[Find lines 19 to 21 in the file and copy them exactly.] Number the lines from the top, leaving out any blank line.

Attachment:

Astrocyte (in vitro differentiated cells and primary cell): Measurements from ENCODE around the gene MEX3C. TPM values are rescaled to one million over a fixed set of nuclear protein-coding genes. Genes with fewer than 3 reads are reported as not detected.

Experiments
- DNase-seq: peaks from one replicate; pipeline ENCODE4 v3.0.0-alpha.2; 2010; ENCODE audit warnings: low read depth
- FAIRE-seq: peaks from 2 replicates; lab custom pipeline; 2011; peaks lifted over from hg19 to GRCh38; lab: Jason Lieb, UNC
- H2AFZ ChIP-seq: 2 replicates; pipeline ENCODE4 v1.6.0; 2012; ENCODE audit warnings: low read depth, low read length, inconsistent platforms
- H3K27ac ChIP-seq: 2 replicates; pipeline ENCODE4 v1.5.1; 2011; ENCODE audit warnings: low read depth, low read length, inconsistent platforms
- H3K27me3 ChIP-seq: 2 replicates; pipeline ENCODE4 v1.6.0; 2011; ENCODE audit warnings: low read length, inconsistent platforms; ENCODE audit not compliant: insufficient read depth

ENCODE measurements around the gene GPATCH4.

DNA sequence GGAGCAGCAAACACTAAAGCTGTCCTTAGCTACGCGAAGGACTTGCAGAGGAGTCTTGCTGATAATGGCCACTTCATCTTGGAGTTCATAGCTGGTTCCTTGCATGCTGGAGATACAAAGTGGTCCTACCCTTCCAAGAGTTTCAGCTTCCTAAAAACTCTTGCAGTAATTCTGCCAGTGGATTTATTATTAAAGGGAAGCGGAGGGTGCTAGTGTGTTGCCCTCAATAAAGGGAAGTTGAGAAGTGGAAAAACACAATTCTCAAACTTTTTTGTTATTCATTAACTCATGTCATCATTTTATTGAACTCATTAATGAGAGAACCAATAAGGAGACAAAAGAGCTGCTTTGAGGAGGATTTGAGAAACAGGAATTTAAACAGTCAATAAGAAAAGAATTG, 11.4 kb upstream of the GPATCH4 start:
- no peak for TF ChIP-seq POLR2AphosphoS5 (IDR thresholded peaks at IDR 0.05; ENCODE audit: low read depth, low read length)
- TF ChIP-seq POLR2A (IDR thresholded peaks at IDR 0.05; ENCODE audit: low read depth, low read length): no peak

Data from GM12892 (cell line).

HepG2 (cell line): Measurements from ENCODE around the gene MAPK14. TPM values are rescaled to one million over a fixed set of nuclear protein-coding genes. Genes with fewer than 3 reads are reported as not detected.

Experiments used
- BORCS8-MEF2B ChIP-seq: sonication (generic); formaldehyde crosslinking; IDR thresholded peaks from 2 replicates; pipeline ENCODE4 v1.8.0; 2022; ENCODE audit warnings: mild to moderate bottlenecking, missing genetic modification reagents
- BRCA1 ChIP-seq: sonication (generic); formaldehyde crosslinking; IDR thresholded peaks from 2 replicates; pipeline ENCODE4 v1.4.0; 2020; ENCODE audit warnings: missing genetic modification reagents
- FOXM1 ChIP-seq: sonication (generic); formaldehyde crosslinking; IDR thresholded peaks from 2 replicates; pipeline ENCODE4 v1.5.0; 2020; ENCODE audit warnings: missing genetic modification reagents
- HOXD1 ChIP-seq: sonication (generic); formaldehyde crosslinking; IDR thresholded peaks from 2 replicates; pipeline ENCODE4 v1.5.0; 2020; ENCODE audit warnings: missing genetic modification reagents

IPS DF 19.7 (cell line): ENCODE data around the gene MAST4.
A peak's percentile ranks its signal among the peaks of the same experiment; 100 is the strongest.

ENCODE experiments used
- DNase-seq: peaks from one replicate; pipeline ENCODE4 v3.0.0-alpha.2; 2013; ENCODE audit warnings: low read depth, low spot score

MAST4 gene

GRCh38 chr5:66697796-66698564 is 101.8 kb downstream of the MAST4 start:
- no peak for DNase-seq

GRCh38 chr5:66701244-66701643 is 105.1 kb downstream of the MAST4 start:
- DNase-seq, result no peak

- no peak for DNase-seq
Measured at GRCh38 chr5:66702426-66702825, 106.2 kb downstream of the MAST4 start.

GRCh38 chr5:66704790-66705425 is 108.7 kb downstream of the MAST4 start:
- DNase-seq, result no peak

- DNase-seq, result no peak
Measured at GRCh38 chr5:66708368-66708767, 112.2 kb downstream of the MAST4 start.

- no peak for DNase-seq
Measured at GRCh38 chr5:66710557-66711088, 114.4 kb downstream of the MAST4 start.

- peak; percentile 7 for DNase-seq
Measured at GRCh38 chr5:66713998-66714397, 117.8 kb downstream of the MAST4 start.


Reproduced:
IPS DF 19.7 (cell line): ENCODE data around the gene MAST4.
A peak's percentile ranks its signal among the peaks of the same experiment; 100 is the strongest.

ENCODE experiments used